be followed is guided by the reports and recommendations of the Comptroller General as well as
that of the Auditor General, not excluding however, the committee’s capacity to co-opt the
services of accredited experts in the relevant fields.
The Public Accounts Committee also has the responsibility of receiving the performance and
financial audit reports from the Auditor General on the general performance, financial position
and the application of public funds allocated to public sector bodies before forwarding the same
to the floor of the Lower House for debate and deliberation on the contents and
recommendations set out therein.

Public Administration Committee


This is a parliamentary watchdog committee on public sector bodies and organisations
throughout the entire public sector from the public service at the national level to the local level
bureaucracies including the quasi government organisations (QUANGOS).
Its mandate includes oversight, inquiry and review of the entire public sector programmes on the
policy outcomes.
In this regard the committee is empowered to make inquiries into the operations and dealings of
various public bodies confining itself however, to the policy outcomes in administrative and
actual service delivery matters in its endeavours.
Its jurisdiction extends to include even the executive agencies under the presidential executive
prerogative as well as all government ministries and agencies. The findings of its inquiries
determine the level and availability of funding, any particular public sector programme or
government operation and undertakings will be entitled to.
The Public Administration Committee therefore also aids in shaping the public-spending policies
and as such works closely in conjunction with the Public Accounts Committee.
It is this committee that receives and handles the reports from the Ombudsman on public sector
issues.
It is also the committee that is mandated to shortlist proposed persons for the position of
commissioners of the Central Public Bureau, which list is then presented in the Lower House for
approval after which the shortlist is presented to the President who proceeds to select the number
of commissioners required to fill the vacancies available.
The committee may summon commissioners of the Central Public Bureau as well as other
ministry and public officials and officeholders to appear before it during inquiries.

Parliament Business
The House Business Committee of the Lower House comprising Members of Parliament in the
Lower House and the Steering Committee of the Upper House of parliament that includes
delegates from umbrella bodies and super delegates selected from among House delegates from
various common interest groups that lack representation and membership in umbrella bodies, are
the two committees responsible for setting and preparing parliamentary agenda in the respective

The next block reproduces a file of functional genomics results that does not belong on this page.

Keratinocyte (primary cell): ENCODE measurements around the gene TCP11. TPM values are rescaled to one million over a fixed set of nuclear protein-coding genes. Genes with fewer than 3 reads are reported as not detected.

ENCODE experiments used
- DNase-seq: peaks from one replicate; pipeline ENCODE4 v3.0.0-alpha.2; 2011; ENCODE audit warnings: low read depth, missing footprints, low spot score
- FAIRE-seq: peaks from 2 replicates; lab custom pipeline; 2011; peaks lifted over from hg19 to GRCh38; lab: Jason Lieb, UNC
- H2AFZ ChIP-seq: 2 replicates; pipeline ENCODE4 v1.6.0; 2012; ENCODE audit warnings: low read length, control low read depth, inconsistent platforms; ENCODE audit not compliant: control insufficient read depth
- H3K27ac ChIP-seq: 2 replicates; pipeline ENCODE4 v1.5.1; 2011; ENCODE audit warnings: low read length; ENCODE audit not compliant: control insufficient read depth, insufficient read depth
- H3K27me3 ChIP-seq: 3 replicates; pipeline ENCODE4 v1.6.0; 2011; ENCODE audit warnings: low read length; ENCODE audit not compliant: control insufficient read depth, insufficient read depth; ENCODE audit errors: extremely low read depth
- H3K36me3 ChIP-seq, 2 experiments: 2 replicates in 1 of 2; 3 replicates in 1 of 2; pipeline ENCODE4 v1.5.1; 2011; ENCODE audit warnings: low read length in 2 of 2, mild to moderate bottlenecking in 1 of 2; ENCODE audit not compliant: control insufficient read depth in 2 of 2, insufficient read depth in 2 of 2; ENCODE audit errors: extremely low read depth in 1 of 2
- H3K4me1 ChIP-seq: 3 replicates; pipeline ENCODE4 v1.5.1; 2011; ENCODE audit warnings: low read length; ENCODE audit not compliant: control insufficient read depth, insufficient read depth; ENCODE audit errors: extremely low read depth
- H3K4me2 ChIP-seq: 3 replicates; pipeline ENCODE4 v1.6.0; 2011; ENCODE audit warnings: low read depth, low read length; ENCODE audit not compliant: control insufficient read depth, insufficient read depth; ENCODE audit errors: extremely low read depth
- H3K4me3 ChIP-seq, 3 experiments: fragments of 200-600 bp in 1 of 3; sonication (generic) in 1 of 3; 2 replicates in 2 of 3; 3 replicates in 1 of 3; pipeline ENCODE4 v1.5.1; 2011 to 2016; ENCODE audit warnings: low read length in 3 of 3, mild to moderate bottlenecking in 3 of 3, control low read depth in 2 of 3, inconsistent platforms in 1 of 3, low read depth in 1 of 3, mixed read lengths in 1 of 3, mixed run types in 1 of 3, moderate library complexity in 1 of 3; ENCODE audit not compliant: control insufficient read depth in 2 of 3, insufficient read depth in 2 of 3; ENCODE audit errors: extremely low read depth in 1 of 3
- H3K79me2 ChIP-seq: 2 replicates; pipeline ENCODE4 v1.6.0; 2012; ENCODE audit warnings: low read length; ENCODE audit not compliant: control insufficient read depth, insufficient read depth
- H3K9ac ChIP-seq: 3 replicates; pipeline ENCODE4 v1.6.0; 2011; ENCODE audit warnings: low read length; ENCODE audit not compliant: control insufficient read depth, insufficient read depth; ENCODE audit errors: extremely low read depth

House chambers they belong to.
As such, they determine the programme for sessions in Parliament and are also entrusted with the
responsibility of setting out the parliamentary calendar as to include periods of recess and the
time frame assigned for such recess before the resumption of duty as well as the expected date of
dissolution of the Lower House in the case of the House Business Committee.
The Steering Committee is also empowered to determine the membership of ad-hoc working
committees of the Upper House. In addition to this, it is vested with the authority to determine
the membership of the Upper House delegates in the composition of the joint house committees.
However, in exercising such authority the Steering Committee shall be guided and heed to the
interests and expertise of the delegations and delegates.

Bureaucracies
It comprises all public bodies consisting of non-elected public officials, from the national to the
local level i.e. the public sector including the Central Public Bureau, government ministries,
government agencies and other public officeholders at the central state level as well as the quasi-
government organisations at the regional sub-national level.
The bureaucracies are responsible for public service delivery including for instance putting up
and maintaining infrastructure and public utilities as well as implementing government policies
for the benefit of the citizens of the nation.
In respect to implementation of government policies, these bureaucracies may be categorised
according to their pecking order as such:
The government ministries form what may be referred to as the vanguard of the state in public
service delivery and policy initiatives while the government agencies and the sub-national quasi-
government organisations form the rearguard in the state policy cycle.
In this regard, the government ministries are the primary policy vehicles of the state, with the
sub-national quasi-government organisations being secondary government policy vehicles and
the government agencies coming in as alternative government policy vehicles in the realm of
state policy and planning.
However, though the government ministries revel in their splendid role and primacy as key state
machinery in public service delivery, the rearguard comprising the government agencies at the